2. A suspect is not required to answer questions during an interrogation – As soon as law enforcement thinks a person is involved in a crime, they will likely attempt to question them. Some people are intimidated by the police and just tell them the truth, even if the truth incriminates them. Other people know they are guilty and lie to attempt to get out of their predicament, while others know they are innocent and proclaim their innocence. No matter whether someone is guilty or 100% innocent, it is usually not a good idea to cooperate with a police interrogation. As the police should tell you, a person in custody has the right to remain silent. These are known as the Miranda Rights. The smart suspects do remain silent except for giving their name and address. However, because people feel guilty or feel it will look bad in court if they do not cooperate, they often participate willingly in an interrogation. The truth is that it is almost always best to remain silent. Simply give the police general identifying information, such as your name, but then say: “I will be remaining silent and I am asking for an attorney to be present during any questioning.” Say this firmly and often. Then, remain silent until advised to do otherwise by an attorney.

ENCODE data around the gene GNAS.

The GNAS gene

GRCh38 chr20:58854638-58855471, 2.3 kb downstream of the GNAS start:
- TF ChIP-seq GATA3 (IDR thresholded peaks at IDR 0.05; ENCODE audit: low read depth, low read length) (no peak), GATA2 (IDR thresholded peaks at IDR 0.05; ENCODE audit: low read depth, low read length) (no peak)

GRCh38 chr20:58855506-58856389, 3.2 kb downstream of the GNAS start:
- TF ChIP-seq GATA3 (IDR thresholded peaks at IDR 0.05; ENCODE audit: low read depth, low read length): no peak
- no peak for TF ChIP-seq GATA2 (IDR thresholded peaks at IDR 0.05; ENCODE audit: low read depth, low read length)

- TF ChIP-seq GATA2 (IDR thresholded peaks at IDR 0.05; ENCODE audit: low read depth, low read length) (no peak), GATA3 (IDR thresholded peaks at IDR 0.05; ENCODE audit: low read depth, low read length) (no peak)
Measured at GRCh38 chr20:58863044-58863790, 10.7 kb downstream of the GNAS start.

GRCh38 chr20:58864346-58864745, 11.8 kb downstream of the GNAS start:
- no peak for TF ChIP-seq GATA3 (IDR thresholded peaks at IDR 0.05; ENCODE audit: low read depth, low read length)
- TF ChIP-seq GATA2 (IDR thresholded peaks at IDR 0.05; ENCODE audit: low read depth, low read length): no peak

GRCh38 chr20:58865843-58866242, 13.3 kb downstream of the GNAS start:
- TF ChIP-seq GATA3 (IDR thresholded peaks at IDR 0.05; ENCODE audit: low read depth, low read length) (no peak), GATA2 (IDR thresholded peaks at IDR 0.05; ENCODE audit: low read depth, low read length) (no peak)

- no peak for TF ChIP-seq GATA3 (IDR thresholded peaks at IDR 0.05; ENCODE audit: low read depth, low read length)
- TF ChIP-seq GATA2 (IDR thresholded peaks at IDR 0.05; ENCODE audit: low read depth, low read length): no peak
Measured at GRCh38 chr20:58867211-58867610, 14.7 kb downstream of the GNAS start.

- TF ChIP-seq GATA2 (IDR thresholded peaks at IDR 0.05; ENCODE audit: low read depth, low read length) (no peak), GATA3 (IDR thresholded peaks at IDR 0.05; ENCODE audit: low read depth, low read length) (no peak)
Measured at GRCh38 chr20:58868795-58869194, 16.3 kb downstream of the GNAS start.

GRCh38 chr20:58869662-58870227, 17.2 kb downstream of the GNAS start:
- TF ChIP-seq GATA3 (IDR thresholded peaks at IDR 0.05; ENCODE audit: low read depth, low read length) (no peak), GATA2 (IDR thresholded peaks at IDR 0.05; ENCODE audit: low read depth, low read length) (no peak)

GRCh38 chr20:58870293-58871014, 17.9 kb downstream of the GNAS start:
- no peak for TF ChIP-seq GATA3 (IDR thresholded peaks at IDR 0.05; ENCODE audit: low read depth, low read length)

3. The cops may be lying – During a criminal investigation in Michigan, it is perfectly legal for police officers to lie to a suspect. They often do so in the hopes that a suspect will be coerced into confessing or saying something incriminating. One example of this is to lie to a suspect and tell them they were implicated by another person. Generally, telling a suspect they have been “ratted out” makes someone more likely to admit guilt by getting them to argue that, yes, they were involved in the crime, but not as much as other people. Another example is when police officers tell someone that if they just confess, they won’t do any jail time. Only judges determine a sentencing in Michigan, not police officers. And only prosecuting attorneys decide whether to charge a suspect with a crime and, if so, which crime will be charged. The cops tell people they can make decisions about sentences and criminal charges just to gain their trust and get them to incriminate themselves. So keep in mind that cops do lie and it is legal. However, if you lie to the cops, you may be committing a crime. Shut up! Don’t talk to the police.